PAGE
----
A politically active Millennial, Valarie Kaur was bored by debate
Kaur: Jobs, health care are very important to her generation, but so are social challenges
Civil rights, immigration, women's issues, climate change were unaddressed, she says
Editor’s Note: Valarie Kaur is an award-winning filmmaker, civil rights advocate, and interfaith organizer. She is the founding director of Groundswell, an initiative at Auburn Theological Seminary that combines storytelling and advocacy to mobilize faith communities in social action. Her documentary “Divided We Fall” (2008 with Sharat Raju) is the first feature film on hate crimes against Sikh Americans after 9/11. Kaur directs the Yale Visual Law Project. You can find her at www.valariekaur.com/blog and @valariekaur.
As a politically active Millennial invested in this year’s election, I was surprised by my own response to the first presidential debate: I was bored.
But not for all the reasons the pundits are talking about. To be sure, President Barack Obama’s lackluster performance and Mitt Romney’s free rein over the moderator led us into the weeds of policy without a compass. But that wasn’t the only reason the candidates didn’t speak to me.
The debate was supposed to be about domestic issues, but focused exclusively on economic policies and health care plans. As a Millennial, or a member of the generation born in the 1980s and 1990s, I care deeply about the economy and health care. My generation faces crushing educational debt of $904 billion in 2012, up from $241 billion a decade ago; many of us don’t have health insurance; and we face an unemployment rate that, at 12%, is 50% above the national average.
But we also want our leaders to connect the dots.
Among my own Millennial friends, we don’t debate economic reform without addressing the immigrant labor force. We never discuss health care without also grappling with women’s rights. And yet, the candidates Wednesday night managed to debate fine points of policy while missing the big picture. We can’t build a moral economy or health care system without considering the major social challenges of our time: civil liberties, immigration, women’s rights, domestic extremism and climate change. None of these issues was even mentioned in the debate.
The failure to speak clearly and consistently to our generation’s concerns about the world we will inherit has consequences in this election. In the 2008 election, Millennials made up 17% of the electorate and voted 66% for Obama, compared with 32% for John McCain. We were responsible for Obama’s decisive seven-point victory, accounting for 80% of Obama’s national popular vote margin over McCain.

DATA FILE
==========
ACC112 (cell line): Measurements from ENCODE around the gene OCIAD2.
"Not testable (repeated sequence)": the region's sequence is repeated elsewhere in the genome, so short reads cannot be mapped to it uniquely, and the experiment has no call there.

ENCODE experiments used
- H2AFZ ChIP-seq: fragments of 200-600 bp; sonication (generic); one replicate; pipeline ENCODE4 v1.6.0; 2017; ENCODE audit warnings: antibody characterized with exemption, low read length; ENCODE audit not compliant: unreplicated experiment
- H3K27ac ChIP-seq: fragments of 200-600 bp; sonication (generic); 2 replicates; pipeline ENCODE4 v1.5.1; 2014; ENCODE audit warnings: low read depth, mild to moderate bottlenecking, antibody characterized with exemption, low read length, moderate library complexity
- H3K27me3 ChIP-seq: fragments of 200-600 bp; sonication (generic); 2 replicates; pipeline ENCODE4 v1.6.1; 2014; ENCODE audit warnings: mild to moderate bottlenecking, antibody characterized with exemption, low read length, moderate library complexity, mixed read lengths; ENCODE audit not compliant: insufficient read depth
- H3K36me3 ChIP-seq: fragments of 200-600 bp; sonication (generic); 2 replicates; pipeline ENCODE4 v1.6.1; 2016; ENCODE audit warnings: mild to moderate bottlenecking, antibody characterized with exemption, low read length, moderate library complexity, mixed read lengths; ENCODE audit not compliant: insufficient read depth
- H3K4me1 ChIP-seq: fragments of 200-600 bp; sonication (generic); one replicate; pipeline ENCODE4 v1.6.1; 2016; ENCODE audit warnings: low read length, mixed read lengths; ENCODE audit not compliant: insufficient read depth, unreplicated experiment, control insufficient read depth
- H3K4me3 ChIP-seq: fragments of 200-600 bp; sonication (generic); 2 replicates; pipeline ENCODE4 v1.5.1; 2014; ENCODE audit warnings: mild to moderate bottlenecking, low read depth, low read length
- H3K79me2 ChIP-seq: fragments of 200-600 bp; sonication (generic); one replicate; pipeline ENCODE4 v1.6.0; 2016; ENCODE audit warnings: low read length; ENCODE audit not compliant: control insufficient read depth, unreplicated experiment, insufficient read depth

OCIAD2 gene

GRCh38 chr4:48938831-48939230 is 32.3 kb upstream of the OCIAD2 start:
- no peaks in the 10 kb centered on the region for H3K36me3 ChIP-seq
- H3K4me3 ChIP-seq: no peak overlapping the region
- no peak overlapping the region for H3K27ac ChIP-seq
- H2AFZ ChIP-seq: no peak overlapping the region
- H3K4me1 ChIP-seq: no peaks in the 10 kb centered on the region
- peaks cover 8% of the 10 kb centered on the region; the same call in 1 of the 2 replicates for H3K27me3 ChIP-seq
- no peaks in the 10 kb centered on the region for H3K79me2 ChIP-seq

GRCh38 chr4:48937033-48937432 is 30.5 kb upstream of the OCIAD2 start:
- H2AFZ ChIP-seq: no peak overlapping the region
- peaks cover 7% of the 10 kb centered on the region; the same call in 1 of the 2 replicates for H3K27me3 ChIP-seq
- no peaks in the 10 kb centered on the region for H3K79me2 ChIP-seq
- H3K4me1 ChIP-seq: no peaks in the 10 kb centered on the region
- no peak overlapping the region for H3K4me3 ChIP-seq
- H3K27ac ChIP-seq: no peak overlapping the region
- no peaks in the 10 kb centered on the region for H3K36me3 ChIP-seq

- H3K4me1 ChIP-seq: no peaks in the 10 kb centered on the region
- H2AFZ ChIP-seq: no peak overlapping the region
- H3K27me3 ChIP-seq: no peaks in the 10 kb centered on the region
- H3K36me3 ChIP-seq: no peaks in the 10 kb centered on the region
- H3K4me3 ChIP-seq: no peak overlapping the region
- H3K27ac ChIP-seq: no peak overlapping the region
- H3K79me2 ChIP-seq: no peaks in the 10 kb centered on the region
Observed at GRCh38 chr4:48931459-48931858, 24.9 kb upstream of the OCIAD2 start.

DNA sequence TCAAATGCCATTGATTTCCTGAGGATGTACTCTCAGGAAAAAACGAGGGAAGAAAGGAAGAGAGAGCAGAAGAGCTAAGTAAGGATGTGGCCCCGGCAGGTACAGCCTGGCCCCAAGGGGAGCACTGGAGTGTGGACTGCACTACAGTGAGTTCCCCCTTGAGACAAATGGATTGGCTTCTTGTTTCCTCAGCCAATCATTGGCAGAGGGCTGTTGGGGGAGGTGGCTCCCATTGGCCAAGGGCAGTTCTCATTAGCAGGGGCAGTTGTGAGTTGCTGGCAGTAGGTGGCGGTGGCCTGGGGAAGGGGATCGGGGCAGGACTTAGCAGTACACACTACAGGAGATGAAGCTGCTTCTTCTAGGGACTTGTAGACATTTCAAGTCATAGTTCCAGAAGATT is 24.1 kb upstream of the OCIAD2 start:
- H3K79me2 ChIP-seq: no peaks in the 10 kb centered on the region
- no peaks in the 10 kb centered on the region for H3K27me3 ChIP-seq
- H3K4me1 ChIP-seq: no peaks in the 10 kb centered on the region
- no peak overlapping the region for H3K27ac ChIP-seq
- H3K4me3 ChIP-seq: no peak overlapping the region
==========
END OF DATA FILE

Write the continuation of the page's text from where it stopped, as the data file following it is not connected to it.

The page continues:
Our generation now makes up 24% of the electorate and could make up the deciding vote again, but only if we make it to the polls. We are not nearly as engaged this election season as the last time around. We lag behind older voters in interest in the election and intention to vote. Only 18 percent of us under 30 are following this election closely, down from 35% four years ago. Just 63% of those of us registered say we will vote, down from 72% last time around. While these numbers hold for both young Democrats and Republicans, a dip in voter turnout is most consequential for Obama, who leads among our peers.
Why are we losing interest? Let’s put this election in context. For the majority of us who voted for Barack Obama, electing the president in 2008 felt like changing the course of history.
Our generation came of age in the shadow of catastrophe – the aftermath of 9/11, the genocide in Darfur, Hurricane Katrina and its aftermath, the wars in Afghanistan and in Iraq, and a faltering economy. We had hoped that the historic election of our first African-American president, a candidate who embodied our diversity in being and breath, would initiate a new era that broke from Bush-era politics.
Instead, the president inherited a punishing economic recession and GOP obstructionism that made even modest reforms challenging. Even worse, his administration continued some Bush-era national security policies he promised to end, from indefinite detention at home to drone warfare abroad.
As a result, Millennials I know have become disillusioned about national political change, turned to local politics and community engagement instead and focused on getting through tough times.
Still, many, like me, are not giving up.
This election year, I’ve sobered up about the meaning of hope. Hope requires action beyond casting a vote; it requires holding our elected leaders to task. The president repealed Don’t Ask Don’t Tell, came out for marriage equality and created a program that allows undocumented youth to live and work legally in the U.S.
I believe that Millennials can be critical of the political process and still have faith that incremental change is possible if we organize before and after Election Day.
Of course, it’s difficult to organize if our candidates are not even discussing our concerns. No matter who we support, let’s ask that our candidates debate all the issues that determine the future of our nation. No one has more at stake than the generation who will inherit it.
Imran Siddiqui, a South Florida-based attorney, Muslim American activist and community organizer with Emerge USA, contributed to this essay.
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The opinions expressed in this commentary are solely those of Valarie Kaur.